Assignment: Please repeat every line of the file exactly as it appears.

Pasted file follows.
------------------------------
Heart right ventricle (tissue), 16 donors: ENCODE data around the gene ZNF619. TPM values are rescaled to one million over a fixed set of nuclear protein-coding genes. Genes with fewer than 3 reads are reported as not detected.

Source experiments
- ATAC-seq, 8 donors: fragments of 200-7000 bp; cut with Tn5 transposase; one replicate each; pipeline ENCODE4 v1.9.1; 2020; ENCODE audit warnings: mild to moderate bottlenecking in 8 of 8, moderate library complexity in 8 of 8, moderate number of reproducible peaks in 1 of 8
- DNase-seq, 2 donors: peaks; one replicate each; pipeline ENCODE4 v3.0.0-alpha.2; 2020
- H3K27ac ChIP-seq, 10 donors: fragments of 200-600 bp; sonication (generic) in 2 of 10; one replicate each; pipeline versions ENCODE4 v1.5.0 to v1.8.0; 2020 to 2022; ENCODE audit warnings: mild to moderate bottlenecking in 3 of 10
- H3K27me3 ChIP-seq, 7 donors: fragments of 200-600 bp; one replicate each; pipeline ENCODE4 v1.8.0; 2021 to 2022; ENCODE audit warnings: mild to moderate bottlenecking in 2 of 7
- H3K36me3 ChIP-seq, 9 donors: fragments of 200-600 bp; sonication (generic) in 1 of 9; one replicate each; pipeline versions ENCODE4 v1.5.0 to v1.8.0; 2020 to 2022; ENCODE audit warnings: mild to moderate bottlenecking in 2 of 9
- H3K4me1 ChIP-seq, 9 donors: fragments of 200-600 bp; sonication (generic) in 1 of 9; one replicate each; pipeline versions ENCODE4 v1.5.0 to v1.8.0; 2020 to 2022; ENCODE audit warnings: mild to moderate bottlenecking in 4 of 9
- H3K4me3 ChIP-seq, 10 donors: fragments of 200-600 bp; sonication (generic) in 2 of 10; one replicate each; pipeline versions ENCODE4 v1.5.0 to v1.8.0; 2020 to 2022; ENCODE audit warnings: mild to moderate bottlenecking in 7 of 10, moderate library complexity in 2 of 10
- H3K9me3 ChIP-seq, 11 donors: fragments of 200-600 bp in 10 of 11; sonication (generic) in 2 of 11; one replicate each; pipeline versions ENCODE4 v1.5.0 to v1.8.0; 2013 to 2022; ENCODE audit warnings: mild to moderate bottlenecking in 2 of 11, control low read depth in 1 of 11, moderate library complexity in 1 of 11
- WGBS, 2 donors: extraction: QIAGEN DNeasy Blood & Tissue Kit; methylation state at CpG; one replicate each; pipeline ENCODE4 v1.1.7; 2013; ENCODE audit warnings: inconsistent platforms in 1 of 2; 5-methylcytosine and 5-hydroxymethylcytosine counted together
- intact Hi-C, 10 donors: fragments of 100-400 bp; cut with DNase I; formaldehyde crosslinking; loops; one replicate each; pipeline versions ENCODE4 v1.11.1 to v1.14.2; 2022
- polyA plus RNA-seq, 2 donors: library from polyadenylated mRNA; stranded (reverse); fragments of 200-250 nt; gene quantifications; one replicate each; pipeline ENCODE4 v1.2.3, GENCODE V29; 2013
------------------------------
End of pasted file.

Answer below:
Heart right ventricle (tissue), 16 donors: ENCODE data around the gene ZNF619. TPM values are rescaled to one million over a fixed set of nuclear protein-coding genes. Genes with fewer than 3 reads are reported as not detected.

Source experiments
- ATAC-seq, 8 donors: fragments of 200-7000 bp; cut with Tn5 transposase; one replicate each; pipeline ENCODE4 v1.9.1; 2020; ENCODE audit warnings: mild to moderate bottlenecking in 8 of 8, moderate library complexity in 8 of 8, moderate number of reproducible peaks in 1 of 8
- DNase-seq, 2 donors: peaks; one replicate each; pipeline ENCODE4 v3.0.0-alpha.2; 2020
- H3K27ac ChIP-seq, 10 donors: fragments of 200-600 bp; sonication (generic) in 2 of 10; one replicate each; pipeline versions ENCODE4 v1.5.0 to v1.8.0; 2020 to 2022; ENCODE audit warnings: mild to moderate bottlenecking in 3 of 10
- H3K27me3 ChIP-seq, 7 donors: fragments of 200-600 bp; one replicate each; pipeline ENCODE4 v1.8.0; 2021 to 2022; ENCODE audit warnings: mild to moderate bottlenecking in 2 of 7
- H3K36me3 ChIP-seq, 9 donors: fragments of 200-600 bp; sonication (generic) in 1 of 9; one replicate each; pipeline versions ENCODE4 v1.5.0 to v1.8.0; 2020 to 2022; ENCODE audit warnings: mild to moderate bottlenecking in 2 of 9
- H3K4me1 ChIP-seq, 9 donors: fragments of 200-600 bp; sonication (generic) in 1 of 9; one replicate each; pipeline versions ENCODE4 v1.5.0 to v1.8.0; 2020 to 2022; ENCODE audit warnings: mild to moderate bottlenecking in 4 of 9
- H3K4me3 ChIP-seq, 10 donors: fragments of 200-600 bp; sonication (generic) in 2 of 10; one replicate each; pipeline versions ENCODE4 v1.5.0 to v1.8.0; 2020 to 2022; ENCODE audit warnings: mild to moderate bottlenecking in 7 of 10, moderate library complexity in 2 of 10
- H3K9me3 ChIP-seq, 11 donors: fragments of 200-600 bp in 10 of 11; sonication (generic) in 2 of 11; one replicate each; pipeline versions ENCODE4 v1.5.0 to v1.8.0; 2013 to 2022; ENCODE audit warnings: mild to moderate bottlenecking in 2 of 11, control low read depth in 1 of 11, moderate library complexity in 1 of 11
- WGBS, 2 donors: extraction: QIAGEN DNeasy Blood & Tissue Kit; methylation state at CpG; one replicate each; pipeline ENCODE4 v1.1.7; 2013; ENCODE audit warnings: inconsistent platforms in 1 of 2; 5-methylcytosine and 5-hydroxymethylcytosine counted together
- intact Hi-C, 10 donors: fragments of 100-400 bp; cut with DNase I; formaldehyde crosslinking; loops; one replicate each; pipeline versions ENCODE4 v1.11.1 to v1.14.2; 2022
- polyA plus RNA-seq, 2 donors: library from polyadenylated mRNA; stranded (reverse); fragments of 200-250 nt; gene quantifications; one replicate each; pipeline ENCODE4 v1.2.3, GENCODE V29; 2013